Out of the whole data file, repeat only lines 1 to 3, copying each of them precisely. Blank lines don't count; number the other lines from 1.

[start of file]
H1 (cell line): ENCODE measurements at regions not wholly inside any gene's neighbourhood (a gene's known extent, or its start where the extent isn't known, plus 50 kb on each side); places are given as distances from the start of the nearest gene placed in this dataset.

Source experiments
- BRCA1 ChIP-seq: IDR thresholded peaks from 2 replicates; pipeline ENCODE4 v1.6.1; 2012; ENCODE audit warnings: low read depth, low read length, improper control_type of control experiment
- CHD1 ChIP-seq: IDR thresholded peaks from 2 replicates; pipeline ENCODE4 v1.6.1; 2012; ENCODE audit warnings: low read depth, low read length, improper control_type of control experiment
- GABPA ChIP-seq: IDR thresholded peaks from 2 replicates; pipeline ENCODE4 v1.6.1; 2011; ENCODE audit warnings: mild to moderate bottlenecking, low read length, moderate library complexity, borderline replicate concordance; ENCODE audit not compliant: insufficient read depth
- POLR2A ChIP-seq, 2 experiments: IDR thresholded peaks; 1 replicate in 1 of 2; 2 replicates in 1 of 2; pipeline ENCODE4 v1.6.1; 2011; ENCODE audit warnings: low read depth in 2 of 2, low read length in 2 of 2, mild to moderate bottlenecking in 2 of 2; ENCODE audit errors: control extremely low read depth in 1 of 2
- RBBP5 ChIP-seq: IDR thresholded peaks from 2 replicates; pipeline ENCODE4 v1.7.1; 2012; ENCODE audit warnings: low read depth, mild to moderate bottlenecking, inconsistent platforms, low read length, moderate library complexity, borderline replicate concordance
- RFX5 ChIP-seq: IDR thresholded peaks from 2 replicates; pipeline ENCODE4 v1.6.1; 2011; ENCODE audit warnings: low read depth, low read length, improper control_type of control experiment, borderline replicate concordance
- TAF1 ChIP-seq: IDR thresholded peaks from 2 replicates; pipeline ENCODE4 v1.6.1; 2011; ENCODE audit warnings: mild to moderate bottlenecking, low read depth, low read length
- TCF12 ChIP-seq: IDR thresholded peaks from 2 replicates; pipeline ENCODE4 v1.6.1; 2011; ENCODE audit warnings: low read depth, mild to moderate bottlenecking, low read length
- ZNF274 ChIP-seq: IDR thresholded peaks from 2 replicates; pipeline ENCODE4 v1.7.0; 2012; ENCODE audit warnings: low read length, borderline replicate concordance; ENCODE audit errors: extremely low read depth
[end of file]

H1 (cell line): ENCODE measurements at regions not wholly inside any gene's neighbourhood (a gene's known extent, or its start where the extent isn't known, plus 50 kb on each side); places are given as distances from the start of the nearest gene placed in this dataset.

Source experiments
- BRCA1 ChIP-seq: IDR thresholded peaks from 2 replicates; pipeline ENCODE4 v1.6.1; 2012; ENCODE audit warnings: low read depth, low read length, improper control_type of control experiment